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Showing posts from 2012

The Perfect Point

Have you ever worked on a project with points that created a big bump where all of the seams came together? Or maybe your seams didn't align properly? Let me share a neat little tool to help you deal with this very issue. It is Judy Martin's Point Trimmer . Judy Martin's Point Trimmer This handy dandy easy-to-use inexpensive tool helps to trim those corners thereby reducing bulk and making aligning those seams so much easier. My local quilt shop had an open house a few weeks ago and this was one of the demos. I saw this in the shop previously, but really didn't understand what it was used for until I watched the demo. Judy Martin also has a nice video that explains the use. I am working on a quilt top with pinwheels so I know being able to trim my points will help me as well. I started with a layer cake that I am getting two triangles out of each pre-cut piece. Although I am trimming post-sewing because of how I did my triangles (sew first, cut in half second),

Redneck Quilting Hotel Style

I am not letting living in a hotel keep me from my quilting. Nosiree! Because I do leave the hotel and go home for a couple of days every other week, I needed a lightweight machine to lug back and forth. No, I don't take it home with me, but I do leave it at the office for safekeeping on the days I am gone. I ended up buying another Brother machine since my primary machine at home is a Brother. This way I can use the same bobbins and feet on both machines. This newest Brother will eventually come home with me and I will use it to go to Open Sew and classes at my local quilt shop. In the meantime, I am busy working on my Christmas projects while in Minnesota. Luckily for me, my suite has a nice long counter-top that is perfect for setting up my machine and having work space to boot. Redneck Quilting - Hotel Style! I've got plenty of work space Having a sewing machine sure makes hotel life much easier to bear.

Practice, Practice

I am getting lots of practice in with the Hinterberg quilt frame. I've completed the quilting on a lap size quilt for my mother, a throw size quilt for one of my granddaughters, and a wall hanging that my mother pieced. the wall hanging was definitely a challenge. Three different quilt motifs -- stippling, a free-form half flower, and then my first attempt at doing feathers. I also had to do blanket stitches on my other machine for the appliques. While the wall hanging is far from being perfect, overall I was satisfied with the finished product. Hey, its good practice. If I don't keep trying and learning, what's the point of having a quilting frame? Granddaughter's Quilt (before the frame was stretched) Mom's Wall Hanging Closer  Look at Wall Hanging


When I bought the used Hinterberg frame, it came with six foot poles. Sounds big enough, right? Nope. Even with doing a lap size quilt, I had issues with having enough space to quilt all the way across the top and still be able to access the drop in bobbin on my machine. To remedy this problem, I bought ten footers to replace the sixes. The poles are EMT thin wall conduit used for electrical installations. After a bit of prep work including increasing my leader cloth widths and re-leveling the frame, I now have plenty of space to load larger quilts. I have also added 2 LED clamp on lights to give me even more light. What a difference they make! Especially with the grayer wintery days and shorter daylight hours. I have new ball bearings for the carriage on order along with thrust bearings to make things easier when quilting. I will be able to turn the poles easier without having to loosen the knobs on the ends every time I advance the quilt. The next thing I want to do is to add Bow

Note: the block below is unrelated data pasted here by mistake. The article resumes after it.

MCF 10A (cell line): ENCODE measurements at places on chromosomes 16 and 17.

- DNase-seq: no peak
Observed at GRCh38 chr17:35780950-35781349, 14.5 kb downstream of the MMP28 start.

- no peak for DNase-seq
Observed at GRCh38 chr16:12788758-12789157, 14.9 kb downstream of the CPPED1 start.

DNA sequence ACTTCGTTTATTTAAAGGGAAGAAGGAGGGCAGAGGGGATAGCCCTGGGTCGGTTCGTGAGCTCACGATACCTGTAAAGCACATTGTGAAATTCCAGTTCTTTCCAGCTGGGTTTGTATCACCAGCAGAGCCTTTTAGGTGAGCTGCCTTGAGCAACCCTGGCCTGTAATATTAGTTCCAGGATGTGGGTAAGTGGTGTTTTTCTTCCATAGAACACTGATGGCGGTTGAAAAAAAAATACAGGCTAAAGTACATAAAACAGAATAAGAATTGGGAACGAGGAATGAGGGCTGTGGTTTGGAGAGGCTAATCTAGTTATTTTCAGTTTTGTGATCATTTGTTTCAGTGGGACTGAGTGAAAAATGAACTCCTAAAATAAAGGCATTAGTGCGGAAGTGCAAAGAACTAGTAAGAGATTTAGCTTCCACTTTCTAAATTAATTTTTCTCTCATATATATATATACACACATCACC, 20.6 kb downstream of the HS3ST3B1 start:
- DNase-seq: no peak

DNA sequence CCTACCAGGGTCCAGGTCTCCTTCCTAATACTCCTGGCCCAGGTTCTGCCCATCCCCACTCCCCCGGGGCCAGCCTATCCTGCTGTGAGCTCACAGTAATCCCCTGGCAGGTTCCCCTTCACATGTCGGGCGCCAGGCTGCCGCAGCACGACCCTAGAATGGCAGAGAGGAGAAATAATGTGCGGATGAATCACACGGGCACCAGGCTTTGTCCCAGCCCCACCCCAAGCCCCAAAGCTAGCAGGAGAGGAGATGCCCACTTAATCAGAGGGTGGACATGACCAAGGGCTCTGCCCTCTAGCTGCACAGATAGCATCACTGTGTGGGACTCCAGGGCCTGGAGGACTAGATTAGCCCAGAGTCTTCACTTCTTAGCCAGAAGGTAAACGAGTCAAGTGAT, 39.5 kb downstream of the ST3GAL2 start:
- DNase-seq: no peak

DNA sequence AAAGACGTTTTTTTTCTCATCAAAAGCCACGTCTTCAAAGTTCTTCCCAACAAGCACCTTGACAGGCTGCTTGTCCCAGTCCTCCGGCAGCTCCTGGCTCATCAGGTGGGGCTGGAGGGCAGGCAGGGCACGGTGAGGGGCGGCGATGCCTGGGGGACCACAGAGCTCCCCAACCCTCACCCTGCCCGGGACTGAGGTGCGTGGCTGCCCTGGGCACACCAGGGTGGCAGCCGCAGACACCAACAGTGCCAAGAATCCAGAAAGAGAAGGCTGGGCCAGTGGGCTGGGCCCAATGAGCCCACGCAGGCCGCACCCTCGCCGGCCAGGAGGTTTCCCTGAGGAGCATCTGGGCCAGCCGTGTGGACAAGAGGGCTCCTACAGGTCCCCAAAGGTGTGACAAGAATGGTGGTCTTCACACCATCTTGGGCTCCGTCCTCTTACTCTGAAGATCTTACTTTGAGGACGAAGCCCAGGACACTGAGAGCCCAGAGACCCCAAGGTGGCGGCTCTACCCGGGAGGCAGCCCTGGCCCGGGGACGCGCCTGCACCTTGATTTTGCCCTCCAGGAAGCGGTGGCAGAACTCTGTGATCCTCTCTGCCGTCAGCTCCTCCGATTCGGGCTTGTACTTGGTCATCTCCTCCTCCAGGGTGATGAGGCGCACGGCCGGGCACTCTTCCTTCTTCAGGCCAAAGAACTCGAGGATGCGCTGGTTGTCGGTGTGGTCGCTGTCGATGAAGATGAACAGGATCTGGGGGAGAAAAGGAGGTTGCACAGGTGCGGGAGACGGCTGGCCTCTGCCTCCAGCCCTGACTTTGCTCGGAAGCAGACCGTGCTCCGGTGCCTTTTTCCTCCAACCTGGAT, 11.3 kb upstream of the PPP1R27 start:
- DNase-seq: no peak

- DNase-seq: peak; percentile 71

Red Snappers

One thing I quickly discovered when loading a quilt onto my quilting frame is the inordinate amount of pins required. Five, count 'em FIVE rows of pins an inch or so apart. I despised having to pin all those rows. I looked at different systems and decided to go with the Red Snappers method. On your leader cloths, you sew a small casing and insert the hollow tubes. Then you load your quilt using the small clamps to start and putting the longer pieces across to hold the backing, batting and top. Red Snapper Kit Is this my last row of pins? Sewing the casing on the leader cloth. Quilt Back loaded using the Red Snappers I had to watch the video on the website to make sure I was doing things correctly. I couldn't figure out how to attach the top and batting to the back roller since the back Snapper already had the backing installed. Well duh! It was so easy to understand after watching the video. You use your machine and baste those layers across close to that back

Christmas Ornament Exchange

In an earlier post, I shared the mini quilt I received in swap on the Quilting Board. I also participated in a Christmas Ornament Exchange. I signed up for two swaps with my handmade ornaments going to Kentucky and Oregon. Below are what I sent along with a few fat quarters and candy made in Washington. I found a pattern that was for paper piecing the ornaments. I tried it, had troubles (it's a learned skill that I haven't learned), ended up making a template to cut out the twelve pieces per ornament, and sewing together with 1/4" seams. I stuffed them and included a little "I Love Quilting" charm to the bottom. I'm pleased with how they turned out. Handmade Ornaments I Shipped Out The ornaments I received in return came from Kentucky (yep, to the same lady I sent one), and the other came from New York. Sherry in Kentucky did the two embroidered ornaments on the rights and Dotty from New York made the clever denim tree. Handmade Ornaments I Receive